Cambridge University: The interview questions that are stranger than fiction

'If a wife had expressed distaste for it, would her husband’s habit of putting marmalade on his egg be grounds for divorce?'

Richard Garner
Education Editor
Tuesday 02 February 2016 16:32
One student was asked by his interviewer: 'What is courage?'  He replied: 'This,' and left the room
One student was asked by his interviewer: 'What is courage?' He replied: 'This,' and left the room

Stories of the oddball questions asked at interviews by Oxbridge academics abound - and sometimes fact is stranger than fiction.

For instance, how would you answer the question asked of one would-be undergraduate: “Are you clever enough?”

Then there is the question asked of PPE applicant at Oxford: “If there were three beautiful naked women standing in front of you, which one would you pick? And does it have any relevance to economics? (Pictures of the women were supplied).

Budding lawyers seeking a place at Cambridge were also asked: “If a wife had expressed distaste for it previously, would her husband’s habit of putting marmalade on his egg at breakfast be grounds for divorce?”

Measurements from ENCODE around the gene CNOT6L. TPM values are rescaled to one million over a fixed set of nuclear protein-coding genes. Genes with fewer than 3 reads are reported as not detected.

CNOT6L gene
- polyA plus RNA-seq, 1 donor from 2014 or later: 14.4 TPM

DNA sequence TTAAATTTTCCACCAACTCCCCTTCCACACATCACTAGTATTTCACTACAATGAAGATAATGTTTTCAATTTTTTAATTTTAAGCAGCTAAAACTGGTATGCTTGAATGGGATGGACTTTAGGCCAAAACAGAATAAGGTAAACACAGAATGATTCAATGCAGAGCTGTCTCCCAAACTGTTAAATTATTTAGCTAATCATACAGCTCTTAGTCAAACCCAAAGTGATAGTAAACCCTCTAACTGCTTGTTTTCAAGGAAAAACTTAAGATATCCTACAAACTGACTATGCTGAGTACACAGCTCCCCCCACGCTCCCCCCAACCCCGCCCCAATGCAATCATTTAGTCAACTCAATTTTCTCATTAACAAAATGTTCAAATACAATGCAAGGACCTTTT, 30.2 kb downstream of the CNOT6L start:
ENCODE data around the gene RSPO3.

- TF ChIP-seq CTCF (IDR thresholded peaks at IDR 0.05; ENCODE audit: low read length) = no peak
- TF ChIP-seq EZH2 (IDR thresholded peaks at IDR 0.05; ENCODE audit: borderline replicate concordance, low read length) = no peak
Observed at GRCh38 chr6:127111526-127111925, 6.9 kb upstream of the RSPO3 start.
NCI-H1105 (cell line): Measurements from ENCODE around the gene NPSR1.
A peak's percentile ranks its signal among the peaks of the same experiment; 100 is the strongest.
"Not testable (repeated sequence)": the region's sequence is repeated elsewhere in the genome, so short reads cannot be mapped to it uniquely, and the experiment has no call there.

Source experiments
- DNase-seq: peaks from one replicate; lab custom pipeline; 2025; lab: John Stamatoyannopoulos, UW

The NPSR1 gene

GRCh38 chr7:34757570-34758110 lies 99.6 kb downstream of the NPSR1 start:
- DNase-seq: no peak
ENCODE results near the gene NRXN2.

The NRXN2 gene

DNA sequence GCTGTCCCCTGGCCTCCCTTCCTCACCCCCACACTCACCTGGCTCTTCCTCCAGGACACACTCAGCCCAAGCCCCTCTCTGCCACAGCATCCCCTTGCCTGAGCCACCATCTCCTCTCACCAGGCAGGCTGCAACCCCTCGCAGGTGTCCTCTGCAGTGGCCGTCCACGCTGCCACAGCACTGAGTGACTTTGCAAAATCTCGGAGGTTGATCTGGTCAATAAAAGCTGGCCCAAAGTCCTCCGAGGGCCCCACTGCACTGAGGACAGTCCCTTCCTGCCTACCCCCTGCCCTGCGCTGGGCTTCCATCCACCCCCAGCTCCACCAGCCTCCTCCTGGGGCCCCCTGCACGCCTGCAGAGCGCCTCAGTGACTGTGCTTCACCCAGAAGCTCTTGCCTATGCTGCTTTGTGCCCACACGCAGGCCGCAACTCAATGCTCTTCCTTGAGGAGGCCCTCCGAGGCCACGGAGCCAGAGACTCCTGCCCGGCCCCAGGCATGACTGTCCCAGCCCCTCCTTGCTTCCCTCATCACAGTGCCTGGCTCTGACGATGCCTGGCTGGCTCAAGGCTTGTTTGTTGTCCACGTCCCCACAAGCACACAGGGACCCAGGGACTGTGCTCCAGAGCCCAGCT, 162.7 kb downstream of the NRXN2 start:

Would-be veterinary science students at Cambridge were asked: “Is the moon made of green cheese?"

Of course, the apocryphal stories that do the rounds about interview questions can be more absurd such as the suggestion that at St Edmund Hall in Oxford tutors threw a rugby ball as students walked into the interview: if they caught it they got a place and if they threw it back they got a scholarship.

Another tells of a student who was asked by his interviewer: “What is courage?” He replied: “This.” and promptly left the room. He was given a place for his nerve.

The last two questions have been dismissed as “myths” by academics who are anxious to stress the integrity of the interview process - and say the questions are not supposed to be a test of knowledge but an opportunity to reveal students; potential.

Last year Oxford published details of some of the questions that had been asked if last year’s applicants - such as “should there be a cap on bakers’ bonuses?” and “can archaeology prove or disprove the Bible?”

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